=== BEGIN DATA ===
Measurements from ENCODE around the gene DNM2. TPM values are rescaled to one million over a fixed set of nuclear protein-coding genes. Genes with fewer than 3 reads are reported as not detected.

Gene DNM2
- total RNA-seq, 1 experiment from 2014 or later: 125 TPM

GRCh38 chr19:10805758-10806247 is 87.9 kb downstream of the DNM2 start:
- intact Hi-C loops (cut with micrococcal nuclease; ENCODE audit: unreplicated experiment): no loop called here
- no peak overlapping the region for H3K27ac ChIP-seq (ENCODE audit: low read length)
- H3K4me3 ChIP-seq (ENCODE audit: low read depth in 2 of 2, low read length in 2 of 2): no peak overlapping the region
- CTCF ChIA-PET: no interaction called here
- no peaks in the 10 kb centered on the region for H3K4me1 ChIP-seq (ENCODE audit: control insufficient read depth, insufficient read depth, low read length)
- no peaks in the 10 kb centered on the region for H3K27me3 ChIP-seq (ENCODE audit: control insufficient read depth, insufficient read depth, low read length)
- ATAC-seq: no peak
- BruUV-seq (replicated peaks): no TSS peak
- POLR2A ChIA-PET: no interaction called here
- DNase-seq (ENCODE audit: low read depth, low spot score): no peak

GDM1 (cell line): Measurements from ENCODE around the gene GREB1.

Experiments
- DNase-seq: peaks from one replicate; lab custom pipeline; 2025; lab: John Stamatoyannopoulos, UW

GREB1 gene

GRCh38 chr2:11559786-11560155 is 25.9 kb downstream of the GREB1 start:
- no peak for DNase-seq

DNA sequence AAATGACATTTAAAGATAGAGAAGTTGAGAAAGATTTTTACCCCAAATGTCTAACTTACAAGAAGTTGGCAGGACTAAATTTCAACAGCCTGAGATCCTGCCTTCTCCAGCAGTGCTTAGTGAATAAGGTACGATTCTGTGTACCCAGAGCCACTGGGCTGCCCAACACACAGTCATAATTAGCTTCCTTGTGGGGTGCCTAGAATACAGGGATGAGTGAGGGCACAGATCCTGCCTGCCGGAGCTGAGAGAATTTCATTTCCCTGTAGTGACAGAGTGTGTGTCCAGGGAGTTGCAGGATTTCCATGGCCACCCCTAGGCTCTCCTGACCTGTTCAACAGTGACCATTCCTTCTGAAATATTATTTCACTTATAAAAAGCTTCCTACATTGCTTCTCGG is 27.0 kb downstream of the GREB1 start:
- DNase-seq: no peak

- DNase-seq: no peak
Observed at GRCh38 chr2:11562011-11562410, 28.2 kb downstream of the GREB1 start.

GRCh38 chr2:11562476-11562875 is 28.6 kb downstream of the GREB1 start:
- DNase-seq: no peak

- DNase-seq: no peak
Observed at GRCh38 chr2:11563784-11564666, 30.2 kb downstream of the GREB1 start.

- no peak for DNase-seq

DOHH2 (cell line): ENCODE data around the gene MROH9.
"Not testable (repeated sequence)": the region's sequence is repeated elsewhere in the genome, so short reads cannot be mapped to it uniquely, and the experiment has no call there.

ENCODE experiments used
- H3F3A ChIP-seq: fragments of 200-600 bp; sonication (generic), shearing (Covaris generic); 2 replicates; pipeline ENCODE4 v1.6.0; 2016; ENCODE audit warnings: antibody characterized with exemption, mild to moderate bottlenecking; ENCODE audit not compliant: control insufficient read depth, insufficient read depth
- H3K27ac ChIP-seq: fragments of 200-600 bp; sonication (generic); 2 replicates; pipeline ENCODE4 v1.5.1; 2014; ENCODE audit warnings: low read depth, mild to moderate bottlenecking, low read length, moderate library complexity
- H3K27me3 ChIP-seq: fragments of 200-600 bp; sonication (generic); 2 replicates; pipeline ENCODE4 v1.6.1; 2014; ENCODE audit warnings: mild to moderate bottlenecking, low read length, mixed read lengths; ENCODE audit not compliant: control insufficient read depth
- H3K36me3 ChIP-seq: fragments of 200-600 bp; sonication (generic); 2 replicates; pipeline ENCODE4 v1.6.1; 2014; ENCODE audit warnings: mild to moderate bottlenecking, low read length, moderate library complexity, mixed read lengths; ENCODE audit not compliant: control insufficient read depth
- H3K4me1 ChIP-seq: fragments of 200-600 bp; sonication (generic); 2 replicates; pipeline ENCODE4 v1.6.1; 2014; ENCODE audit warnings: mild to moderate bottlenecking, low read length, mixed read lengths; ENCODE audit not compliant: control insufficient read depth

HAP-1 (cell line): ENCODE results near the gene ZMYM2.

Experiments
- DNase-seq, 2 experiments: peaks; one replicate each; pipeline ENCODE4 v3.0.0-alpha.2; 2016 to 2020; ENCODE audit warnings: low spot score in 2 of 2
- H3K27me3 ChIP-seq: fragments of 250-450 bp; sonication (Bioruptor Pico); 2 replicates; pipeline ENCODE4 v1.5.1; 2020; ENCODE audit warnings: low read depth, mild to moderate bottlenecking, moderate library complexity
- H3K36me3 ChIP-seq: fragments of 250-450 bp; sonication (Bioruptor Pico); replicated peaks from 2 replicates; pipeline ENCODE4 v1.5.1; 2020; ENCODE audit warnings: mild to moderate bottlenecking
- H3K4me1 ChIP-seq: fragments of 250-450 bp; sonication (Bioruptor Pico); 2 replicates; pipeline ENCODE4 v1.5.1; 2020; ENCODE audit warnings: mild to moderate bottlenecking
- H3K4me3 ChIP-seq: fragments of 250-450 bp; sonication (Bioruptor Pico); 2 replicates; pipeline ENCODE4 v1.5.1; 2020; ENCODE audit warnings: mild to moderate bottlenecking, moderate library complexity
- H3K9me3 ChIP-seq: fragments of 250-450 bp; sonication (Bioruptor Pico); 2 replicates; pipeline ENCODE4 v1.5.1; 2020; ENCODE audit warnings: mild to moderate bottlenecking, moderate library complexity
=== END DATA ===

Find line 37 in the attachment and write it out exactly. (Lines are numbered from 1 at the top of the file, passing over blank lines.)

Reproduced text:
- H3K4me1 ChIP-seq: fragments of 200-600 bp; sonication (generic); 2 replicates; pipeline ENCODE4 v1.6.1; 2014; ENCODE audit warnings: mild to moderate bottlenecking, low read length, mixed read lengths; ENCODE audit not compliant: control insufficient read depth